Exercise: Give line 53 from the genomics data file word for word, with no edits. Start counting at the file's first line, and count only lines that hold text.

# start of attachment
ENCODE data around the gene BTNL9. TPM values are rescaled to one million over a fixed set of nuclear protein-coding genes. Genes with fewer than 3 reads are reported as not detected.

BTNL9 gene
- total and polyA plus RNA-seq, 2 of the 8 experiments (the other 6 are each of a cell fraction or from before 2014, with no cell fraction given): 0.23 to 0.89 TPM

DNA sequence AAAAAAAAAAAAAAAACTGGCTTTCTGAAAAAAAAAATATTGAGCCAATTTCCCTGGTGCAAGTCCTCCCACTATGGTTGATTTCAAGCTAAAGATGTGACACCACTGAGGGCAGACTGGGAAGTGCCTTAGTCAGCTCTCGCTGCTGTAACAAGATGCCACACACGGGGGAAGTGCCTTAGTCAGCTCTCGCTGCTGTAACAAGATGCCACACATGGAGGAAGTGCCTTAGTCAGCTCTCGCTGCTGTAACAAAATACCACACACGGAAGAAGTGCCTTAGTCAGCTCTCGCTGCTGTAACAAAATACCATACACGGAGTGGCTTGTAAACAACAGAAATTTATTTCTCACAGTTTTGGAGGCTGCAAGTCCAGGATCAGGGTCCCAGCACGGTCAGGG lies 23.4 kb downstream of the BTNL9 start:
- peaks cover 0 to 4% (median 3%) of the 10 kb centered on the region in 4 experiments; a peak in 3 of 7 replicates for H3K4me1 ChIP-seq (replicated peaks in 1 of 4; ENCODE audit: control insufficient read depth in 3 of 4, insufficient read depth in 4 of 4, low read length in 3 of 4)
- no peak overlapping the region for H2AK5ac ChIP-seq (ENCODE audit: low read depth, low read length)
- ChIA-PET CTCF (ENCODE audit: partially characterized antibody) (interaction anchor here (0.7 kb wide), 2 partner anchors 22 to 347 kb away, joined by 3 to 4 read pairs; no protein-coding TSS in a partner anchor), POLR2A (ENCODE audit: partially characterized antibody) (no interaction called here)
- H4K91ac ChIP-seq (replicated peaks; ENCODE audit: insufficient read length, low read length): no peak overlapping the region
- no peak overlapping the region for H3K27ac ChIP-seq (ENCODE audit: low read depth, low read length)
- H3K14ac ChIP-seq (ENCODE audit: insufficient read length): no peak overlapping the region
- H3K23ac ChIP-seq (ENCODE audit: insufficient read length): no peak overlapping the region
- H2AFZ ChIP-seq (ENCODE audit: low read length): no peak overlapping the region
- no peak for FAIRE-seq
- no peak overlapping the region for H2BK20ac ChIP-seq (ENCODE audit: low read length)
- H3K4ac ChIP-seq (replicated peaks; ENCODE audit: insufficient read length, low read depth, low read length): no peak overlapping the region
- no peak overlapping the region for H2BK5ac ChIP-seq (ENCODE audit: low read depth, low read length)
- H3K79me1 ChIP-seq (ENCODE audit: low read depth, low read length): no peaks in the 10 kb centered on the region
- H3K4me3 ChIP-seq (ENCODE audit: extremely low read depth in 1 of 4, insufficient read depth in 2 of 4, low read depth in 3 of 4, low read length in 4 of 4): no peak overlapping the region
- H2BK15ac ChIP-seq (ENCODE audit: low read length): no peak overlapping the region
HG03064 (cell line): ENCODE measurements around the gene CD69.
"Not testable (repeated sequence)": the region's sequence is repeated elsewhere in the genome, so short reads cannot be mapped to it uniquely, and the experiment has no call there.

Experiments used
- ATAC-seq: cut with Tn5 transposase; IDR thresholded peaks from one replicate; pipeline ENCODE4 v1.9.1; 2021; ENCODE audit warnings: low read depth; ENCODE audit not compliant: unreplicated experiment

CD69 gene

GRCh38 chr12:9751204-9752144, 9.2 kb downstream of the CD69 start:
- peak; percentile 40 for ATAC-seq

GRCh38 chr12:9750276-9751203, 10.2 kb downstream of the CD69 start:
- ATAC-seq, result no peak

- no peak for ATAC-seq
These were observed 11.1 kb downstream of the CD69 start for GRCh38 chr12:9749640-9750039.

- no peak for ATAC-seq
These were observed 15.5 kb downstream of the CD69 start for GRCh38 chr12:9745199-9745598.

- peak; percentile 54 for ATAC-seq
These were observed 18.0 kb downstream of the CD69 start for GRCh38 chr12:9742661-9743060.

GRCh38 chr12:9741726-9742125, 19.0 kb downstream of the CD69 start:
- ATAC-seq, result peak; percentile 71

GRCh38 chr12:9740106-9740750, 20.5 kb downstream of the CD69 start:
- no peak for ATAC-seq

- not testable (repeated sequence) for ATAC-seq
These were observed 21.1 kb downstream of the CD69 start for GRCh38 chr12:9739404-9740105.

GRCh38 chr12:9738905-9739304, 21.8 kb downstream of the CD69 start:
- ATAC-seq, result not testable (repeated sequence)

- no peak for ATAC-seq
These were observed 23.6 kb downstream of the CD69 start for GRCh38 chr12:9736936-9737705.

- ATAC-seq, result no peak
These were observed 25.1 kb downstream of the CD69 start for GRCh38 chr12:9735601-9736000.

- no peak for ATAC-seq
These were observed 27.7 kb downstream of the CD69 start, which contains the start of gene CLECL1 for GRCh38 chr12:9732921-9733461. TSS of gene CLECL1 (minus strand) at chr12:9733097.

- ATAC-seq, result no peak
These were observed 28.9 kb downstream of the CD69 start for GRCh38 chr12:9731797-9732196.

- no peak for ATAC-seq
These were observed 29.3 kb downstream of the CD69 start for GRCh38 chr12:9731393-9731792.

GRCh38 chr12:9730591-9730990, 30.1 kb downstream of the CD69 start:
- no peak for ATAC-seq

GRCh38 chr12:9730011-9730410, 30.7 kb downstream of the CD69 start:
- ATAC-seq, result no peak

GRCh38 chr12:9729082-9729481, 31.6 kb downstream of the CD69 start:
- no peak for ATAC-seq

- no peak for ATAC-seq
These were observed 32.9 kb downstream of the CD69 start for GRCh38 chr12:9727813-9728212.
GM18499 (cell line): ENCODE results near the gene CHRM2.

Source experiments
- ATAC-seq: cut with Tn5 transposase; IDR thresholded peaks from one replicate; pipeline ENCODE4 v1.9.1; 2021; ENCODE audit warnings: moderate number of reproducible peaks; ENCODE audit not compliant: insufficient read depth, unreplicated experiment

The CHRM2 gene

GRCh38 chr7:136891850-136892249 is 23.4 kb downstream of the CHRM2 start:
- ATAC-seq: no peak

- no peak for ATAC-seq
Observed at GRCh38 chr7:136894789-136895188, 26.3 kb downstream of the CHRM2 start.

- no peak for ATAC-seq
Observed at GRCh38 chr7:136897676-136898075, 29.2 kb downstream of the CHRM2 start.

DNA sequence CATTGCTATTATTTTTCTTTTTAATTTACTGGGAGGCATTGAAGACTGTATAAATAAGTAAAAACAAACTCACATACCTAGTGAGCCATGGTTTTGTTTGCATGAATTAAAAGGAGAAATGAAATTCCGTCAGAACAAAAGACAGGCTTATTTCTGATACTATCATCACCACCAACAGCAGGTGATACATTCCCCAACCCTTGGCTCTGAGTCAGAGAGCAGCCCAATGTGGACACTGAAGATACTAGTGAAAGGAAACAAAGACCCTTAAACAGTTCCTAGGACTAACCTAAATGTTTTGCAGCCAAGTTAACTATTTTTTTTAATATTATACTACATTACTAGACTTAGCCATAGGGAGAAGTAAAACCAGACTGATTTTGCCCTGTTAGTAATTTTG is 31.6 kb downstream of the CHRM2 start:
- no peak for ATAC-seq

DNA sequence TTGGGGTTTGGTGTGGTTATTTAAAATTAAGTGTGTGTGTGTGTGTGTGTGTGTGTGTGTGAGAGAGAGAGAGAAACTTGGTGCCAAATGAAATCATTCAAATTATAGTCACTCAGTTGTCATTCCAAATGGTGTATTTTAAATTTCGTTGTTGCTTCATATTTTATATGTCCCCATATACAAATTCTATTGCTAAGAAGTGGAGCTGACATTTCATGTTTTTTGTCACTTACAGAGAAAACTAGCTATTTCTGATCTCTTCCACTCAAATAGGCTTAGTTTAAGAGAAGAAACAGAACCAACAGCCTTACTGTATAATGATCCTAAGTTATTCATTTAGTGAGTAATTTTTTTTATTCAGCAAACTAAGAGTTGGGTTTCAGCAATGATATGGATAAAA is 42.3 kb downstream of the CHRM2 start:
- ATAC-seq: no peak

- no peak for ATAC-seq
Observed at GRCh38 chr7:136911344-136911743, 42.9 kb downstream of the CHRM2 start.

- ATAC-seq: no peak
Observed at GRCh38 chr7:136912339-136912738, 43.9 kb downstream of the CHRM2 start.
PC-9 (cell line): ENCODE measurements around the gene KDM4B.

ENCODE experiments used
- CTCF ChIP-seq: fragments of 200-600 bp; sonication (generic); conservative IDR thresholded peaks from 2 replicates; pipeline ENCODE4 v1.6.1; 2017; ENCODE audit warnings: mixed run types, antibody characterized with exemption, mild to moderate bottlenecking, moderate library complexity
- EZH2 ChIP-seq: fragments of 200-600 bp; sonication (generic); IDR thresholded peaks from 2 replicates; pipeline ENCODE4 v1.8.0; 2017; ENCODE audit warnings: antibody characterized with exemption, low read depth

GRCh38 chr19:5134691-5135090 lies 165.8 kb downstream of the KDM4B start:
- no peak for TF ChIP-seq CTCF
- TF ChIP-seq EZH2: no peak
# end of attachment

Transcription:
GRCh38 chr12:9730591-9730990, 30.1 kb downstream of the CD69 start: